Load shedding has a big impact on the operations of mining companies. Mines may be forced to stop some production processes or resort to backup power. That can result in reduced output, increased production costs, and reduced profit margins. The impact of load shedding is particularly more serious on underground mine operations.

Apart from lost production and revenue, load shedding also affects the safety of underground mine workers, as the safety of workers operating underground is put at risk when the electricity that runs the hoisting or ventilation system they use goes out. Mines have had to install backup systems and generators at their own costs to mitigate these effects, further increasing production costs and reducing the economic life of the orebodies.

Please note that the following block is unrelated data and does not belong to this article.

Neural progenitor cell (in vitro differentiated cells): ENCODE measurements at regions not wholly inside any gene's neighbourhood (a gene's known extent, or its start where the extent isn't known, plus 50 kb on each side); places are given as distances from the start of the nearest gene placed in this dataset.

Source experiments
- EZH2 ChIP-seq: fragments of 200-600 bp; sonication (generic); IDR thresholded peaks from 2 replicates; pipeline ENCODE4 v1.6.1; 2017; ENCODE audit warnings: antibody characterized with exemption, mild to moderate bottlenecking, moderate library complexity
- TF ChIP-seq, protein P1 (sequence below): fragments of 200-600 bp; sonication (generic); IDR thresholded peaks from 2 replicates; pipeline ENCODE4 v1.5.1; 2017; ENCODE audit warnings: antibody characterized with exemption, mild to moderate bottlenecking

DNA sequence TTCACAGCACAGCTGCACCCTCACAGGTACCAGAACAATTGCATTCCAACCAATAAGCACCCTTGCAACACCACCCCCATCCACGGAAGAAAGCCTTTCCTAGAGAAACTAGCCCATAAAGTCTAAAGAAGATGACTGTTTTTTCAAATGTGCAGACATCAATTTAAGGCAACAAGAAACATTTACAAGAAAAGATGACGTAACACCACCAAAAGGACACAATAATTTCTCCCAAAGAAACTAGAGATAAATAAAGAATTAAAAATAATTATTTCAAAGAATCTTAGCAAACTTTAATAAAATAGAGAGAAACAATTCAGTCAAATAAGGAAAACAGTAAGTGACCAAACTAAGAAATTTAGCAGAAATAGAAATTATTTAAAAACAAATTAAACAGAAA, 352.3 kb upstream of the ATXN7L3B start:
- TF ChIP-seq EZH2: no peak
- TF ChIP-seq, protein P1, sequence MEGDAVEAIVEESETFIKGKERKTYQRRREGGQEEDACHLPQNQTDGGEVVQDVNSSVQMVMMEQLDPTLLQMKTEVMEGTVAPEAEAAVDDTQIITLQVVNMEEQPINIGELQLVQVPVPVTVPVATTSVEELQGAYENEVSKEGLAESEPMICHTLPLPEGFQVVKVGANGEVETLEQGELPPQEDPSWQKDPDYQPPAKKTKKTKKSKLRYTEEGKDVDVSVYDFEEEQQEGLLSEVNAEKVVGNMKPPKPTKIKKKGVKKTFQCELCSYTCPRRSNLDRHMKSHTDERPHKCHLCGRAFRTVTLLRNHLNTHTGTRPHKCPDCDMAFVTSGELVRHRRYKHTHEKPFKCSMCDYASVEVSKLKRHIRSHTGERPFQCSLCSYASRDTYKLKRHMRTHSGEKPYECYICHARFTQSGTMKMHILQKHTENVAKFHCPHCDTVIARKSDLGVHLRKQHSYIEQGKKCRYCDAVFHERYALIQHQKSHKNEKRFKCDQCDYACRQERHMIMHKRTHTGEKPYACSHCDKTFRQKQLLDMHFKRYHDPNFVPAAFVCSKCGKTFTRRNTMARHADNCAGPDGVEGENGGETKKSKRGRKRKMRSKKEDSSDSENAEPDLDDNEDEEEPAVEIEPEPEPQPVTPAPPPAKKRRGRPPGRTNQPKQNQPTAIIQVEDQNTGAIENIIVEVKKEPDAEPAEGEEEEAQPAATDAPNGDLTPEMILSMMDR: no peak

Political instability

The South African political scene has been fairly unstable in recent years. The clamor for regime change because of dissatisfaction with the delivery of basic services and poor government performance and divisions within the ruling party ANC poses serious political uncertainty risks to the mining industry in South Africa.

There is also a growing political push to nationalize certain industries. Particularly, some political actors have pushed for the nationalization of mines and land. Despite these challenges, mining companies in South Africa with strong ESG practices can weather the economic and political storms. Increasing power plays by unions add to instability, as seen recently when the AMCU union illegally held mine management and rival unions, hostage, underground in order to be recognized as the dominant union.